Rep. Jennifer Williamson, a Portland Democrat who has led the work on HB 2571, said she had to consider elements other than the desire for police transparency.

“There is also public interest in protecting people’s privacy and not showing potentially someone’s worst moment in their entire life” on TV or the Internet, she said.

No special exemption was created in Oregon public records law when police recently began installing dashboard cameras in patrol cruisers. The public and the media can obtain those videos once an agency has completed its investigation.

Williamson argued that body cameras create “an entirely new dynamic around privacy.”

“Body cameras are small, they can be in people’s homes, they can in really close proximity to people,” she said. “With dash cams, you get one view of the back of a car.”

Facing the blur

Williamson said the provision to blur all faces is about creating “parity.” The American Civil Liberties Union pushed for all citizens’ faces to be removed from the videos; police unions pushed for an amendment that allows officers’ faces to be blurred.

Rep. Lew Frederick, D-Portland, a former television reporter, said he wants the public, with the help of body camera video, to be able to uncover “potential abuses” and instances of racial profiling by police.

But he added, “My former business has become less about information and more about titillation. I’m more than cynical about how (full access to body camera footage) might be handled” by media outlets.

An argument in favor of a statewide law is that law enforcement agencies are setting their own rules on videos.

Eugene is one of the only jurisdictions in Oregon to have equipped some of its officers with body cameras. The department has 18 cameras used by officers who patrol the downtown or are on traffic duty.

EPD spokeswoman Melinda McLaughlin said the department doesn’t have a separate written policy on requests for body camera footage. It treats footage the same as dashboard camera or Taser camera footage.

The department blurs all officers’ faces in videos it releases, interpreting an existing state law that says a law enforcement agency can’t “disclose a photograph” of an officer without their consent as also applying to video footage.

Conversely, Oregon State Police doesn’t blur officers’ faces in dashboard and body camera videos it releases to the public, agency spokesman Lt. Josh Brooks said.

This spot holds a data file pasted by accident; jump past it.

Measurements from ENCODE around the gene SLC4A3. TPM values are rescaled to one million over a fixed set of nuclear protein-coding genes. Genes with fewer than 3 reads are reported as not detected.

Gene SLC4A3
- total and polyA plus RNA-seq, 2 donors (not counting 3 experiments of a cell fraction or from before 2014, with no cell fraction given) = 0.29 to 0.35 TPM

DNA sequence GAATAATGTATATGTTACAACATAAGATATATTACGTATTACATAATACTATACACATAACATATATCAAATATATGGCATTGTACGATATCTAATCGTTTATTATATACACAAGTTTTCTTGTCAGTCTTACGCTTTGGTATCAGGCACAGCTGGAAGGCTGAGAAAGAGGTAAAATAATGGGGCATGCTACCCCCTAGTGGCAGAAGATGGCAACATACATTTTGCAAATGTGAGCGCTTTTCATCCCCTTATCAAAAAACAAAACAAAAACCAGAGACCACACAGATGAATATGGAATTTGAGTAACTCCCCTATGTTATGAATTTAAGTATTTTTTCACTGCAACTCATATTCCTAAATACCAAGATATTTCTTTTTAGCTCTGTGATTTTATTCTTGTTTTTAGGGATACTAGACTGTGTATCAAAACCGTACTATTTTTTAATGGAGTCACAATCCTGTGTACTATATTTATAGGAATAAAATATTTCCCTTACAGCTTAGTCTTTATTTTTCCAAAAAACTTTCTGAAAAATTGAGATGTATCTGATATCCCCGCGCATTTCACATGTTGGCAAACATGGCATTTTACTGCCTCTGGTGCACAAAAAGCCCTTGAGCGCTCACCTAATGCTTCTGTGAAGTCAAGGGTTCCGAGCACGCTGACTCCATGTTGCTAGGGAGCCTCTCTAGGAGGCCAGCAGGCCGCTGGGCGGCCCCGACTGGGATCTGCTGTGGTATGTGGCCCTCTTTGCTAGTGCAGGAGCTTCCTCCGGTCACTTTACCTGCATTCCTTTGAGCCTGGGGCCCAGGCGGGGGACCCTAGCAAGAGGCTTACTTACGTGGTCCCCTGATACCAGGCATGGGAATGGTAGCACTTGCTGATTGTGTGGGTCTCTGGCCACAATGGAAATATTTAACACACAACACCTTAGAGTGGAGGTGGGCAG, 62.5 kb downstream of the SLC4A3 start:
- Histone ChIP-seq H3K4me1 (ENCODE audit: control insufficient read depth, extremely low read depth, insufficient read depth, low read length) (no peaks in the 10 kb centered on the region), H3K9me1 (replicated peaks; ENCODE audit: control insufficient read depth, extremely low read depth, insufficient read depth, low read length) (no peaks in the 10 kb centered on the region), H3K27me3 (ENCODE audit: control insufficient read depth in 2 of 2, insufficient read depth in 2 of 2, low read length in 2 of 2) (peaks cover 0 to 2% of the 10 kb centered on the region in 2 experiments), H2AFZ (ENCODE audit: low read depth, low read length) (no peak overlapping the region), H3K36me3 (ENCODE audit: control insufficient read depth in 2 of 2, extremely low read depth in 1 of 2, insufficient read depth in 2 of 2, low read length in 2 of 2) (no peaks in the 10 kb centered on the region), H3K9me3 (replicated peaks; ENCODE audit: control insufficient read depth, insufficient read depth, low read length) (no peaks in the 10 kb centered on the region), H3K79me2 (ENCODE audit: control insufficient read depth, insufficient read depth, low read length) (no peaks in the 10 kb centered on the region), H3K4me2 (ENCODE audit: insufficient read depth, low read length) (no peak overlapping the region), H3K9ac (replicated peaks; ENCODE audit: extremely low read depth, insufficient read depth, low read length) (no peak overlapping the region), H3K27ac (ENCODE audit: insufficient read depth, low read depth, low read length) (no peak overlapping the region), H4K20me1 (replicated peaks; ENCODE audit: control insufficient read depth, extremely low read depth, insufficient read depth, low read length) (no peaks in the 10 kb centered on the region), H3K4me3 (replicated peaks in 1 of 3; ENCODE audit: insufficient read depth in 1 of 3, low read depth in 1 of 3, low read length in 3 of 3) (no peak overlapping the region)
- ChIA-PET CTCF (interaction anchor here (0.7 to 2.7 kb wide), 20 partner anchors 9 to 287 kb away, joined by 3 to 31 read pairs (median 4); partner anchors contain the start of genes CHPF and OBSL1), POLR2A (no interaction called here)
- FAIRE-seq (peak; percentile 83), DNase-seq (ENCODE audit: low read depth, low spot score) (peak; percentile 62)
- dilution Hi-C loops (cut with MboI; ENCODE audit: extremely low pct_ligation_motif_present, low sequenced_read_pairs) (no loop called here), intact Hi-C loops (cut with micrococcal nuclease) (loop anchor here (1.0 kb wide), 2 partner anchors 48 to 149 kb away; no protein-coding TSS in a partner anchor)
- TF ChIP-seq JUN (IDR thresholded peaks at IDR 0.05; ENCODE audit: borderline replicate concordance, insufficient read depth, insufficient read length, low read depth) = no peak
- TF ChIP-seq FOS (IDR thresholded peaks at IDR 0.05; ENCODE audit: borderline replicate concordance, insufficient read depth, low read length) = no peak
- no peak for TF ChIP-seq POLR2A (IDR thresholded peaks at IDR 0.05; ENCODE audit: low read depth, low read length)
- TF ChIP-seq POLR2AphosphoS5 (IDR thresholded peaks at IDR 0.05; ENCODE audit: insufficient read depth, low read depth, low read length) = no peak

All state patrol cars are equipped with dashboard cameras, Brooks said, and some of its approximately 600 officers have body cameras.

Video reality

McLaughlin and Brooks said there are a number of existing exemptions in public records law that allow video footage to be withheld, such as with an ongoing criminal investigation or when there is an internal personnel investigation.

Other existing exemptions allow police not to disclose videos that would reveal police tactics or potential informants, Brooks said.

Eugene and the Oregon State Police already have the software needed to blur confidential information in videos they release to the public. Eugene charges a flat fee $25 on all released videos requested, plus $32.60 an hour for required editing work, while the state charges a $30 flat fee and $25 per editing hour.

Brooks said the state fields about 20 public records requests for dashboard and body cameras videos a month, a figure that “has been trending upwards steadily.”

Eugene, meanwhile, has fielded only a handful of requests for body camera footage since they were introduced last year, McLaughlin said.

Springfield’s police department plans to buy five or six body cameras this summer, said Captain Richard Lewis, the department’s deputy chief, using $60,000 in federal funds to buy the cameras and the computer servers.

Lewis said the agency has not yet devised a policy for responding to records requests.

The view of the ACLU

Kimberly McCullough, a lobbyist with the Oregon Chapter of the American Civil Liberties Union, said the organization is backing the current version of HB 2571, due to concerns about privacy.

McCullough said she believes “the public interest test” is a good way to prevent excessive footage from being released through records requests.

What types of videos are deemed to be in the “public interest” will become clearer “once the issue gets litigated and we get some case-law clarity,” she said.